If the skull and crossbones weren’t ominous enough, the all caps “YOU CAN DIE” was meant to be. The warning—printed on the orange gate separating avalanche-controlled terrain within Park City Mountain boundaries from uncontrolled backcountry terrain on adjacent forest service land—is a blunt statement about the hazards of skiing and snowboarding in the backcountry, especially for those without the requisite knowledge and equipment. The appeal of untracked powder leads many, heedless of caution, to head out anyway, and, after two fatal avalanches just weeks apart in January 2021, Park City indefinitely closed backcountry access gates at the resort. The popular gate atop the Ninety-Nine 90 Express chairlift remains permanently closed, though the gate atop the Peak 5 chair will reopen.
The move irked some backcountry skiers and riders who had long used the resort’s chairs to chase untracked powder just beyond the ropes. Others felt the move was warranted, as throngs of unprepared people having easy access to avalanche terrain—in full view of and just steps from the chairlift—seemed a recipe for disaster.
“We have made the decision to reopen the resort exit on Peak 5 for backcountry access, and to permanently close the exit at the top of Ninety-Nine 90. While both exits access the same area, the Peak 5 exit requires more hike-to effort, preparation and intention to reach the terrain,” Park City Mountain COO Mike Goar said in a prepared statement released in August.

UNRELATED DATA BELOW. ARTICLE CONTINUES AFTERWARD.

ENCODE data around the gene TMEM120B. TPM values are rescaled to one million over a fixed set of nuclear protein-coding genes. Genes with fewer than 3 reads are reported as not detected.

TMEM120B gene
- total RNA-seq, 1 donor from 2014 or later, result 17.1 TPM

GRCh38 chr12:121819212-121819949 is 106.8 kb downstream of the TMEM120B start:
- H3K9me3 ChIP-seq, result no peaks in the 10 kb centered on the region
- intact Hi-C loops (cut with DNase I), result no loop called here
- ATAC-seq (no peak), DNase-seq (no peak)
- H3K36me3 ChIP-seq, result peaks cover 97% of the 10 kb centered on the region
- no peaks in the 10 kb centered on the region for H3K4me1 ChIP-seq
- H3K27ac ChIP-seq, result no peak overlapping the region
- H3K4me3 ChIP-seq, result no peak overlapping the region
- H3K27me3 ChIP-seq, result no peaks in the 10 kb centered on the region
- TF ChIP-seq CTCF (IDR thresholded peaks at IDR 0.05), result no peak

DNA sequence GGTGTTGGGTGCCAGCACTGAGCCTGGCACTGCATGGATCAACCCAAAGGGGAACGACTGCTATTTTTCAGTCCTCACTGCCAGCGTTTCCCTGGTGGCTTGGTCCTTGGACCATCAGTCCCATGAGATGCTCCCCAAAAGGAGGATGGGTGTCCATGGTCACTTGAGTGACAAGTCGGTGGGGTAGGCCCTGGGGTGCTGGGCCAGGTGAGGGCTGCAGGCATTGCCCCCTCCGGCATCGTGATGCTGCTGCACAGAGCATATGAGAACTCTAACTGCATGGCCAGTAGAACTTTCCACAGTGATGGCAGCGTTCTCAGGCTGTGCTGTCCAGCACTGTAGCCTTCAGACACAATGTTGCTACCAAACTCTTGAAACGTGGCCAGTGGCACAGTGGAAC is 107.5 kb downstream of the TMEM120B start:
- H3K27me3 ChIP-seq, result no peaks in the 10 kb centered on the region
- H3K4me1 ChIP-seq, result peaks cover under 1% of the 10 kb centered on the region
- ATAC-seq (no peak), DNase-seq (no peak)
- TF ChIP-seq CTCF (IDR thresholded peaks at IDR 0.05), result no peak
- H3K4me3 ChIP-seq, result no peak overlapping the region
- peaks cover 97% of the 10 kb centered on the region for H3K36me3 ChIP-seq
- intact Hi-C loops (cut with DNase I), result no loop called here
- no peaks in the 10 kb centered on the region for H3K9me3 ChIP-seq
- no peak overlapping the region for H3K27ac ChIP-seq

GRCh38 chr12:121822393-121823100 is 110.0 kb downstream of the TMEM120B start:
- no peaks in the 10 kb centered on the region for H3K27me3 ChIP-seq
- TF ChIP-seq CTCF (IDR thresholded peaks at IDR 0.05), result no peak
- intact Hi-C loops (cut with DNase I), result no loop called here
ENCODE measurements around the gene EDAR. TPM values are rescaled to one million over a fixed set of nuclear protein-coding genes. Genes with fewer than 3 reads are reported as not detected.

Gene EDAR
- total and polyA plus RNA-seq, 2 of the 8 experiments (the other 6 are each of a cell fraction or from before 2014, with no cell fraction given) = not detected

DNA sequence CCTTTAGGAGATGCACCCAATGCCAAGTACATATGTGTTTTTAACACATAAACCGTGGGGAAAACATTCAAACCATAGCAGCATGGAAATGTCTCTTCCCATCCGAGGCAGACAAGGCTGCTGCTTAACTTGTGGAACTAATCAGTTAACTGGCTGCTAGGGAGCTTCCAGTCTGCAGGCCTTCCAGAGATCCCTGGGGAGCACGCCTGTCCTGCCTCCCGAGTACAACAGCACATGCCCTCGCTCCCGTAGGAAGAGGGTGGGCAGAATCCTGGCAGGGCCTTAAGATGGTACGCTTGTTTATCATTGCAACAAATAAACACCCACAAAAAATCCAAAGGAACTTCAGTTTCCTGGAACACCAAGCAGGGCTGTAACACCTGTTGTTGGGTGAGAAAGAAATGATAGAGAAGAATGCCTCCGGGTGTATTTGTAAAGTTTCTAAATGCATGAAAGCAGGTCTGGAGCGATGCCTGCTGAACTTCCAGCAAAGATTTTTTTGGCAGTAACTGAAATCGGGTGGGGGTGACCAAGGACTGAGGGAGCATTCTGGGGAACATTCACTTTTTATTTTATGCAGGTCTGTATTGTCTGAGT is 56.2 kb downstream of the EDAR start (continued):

The issue came to a head during a particularly tragic avalanche season in Utah that saw six skiers and snowboarders killed, including two along the Park City ridgeline after exiting the Ninety-Nine 90 gate. The snowpack’s persistent instability was cited as a cause, but, even in years without compounding stability issues, accidents happen. There have been nine fatalities along the Park City ridgeline since 2000, and ease of access is almost certainly a contributing factor. Significant avalanche paths are mere steps away from the top of the Ninety-Nine 90 chair. Many lead directly back into the resort, doubling down on the convenience. From Peak 5, accessing the ridgeline requires using specialized climbing skins, or a superhuman appetite for nightmarish postholing up hundreds of vertical feet of snow.
“The Peak 5 gate encourages more responsible use both because of the increased effort it requires and the lack of a visual from the gate itself to the terrain it accesses,” says Chris Tolli, a longtime backcountry skier who frequents the Park City ridgeline. The change isn’t a panacea, however. “There’s still a lot of avalanche terrain people can get themselves into quickly,” warns a Park City ski patroller who spoke about the topic on condition of anonymity. “Often all it takes is seeing someone go through the gate and people will get excited to follow.”
Backcountry skiing and riding carry inherent risk, and eliminating every accident is impossible. But if moving the gate could mitigate some accidents while enabling people to access national forest land like they have for decades, it’s worth a try.
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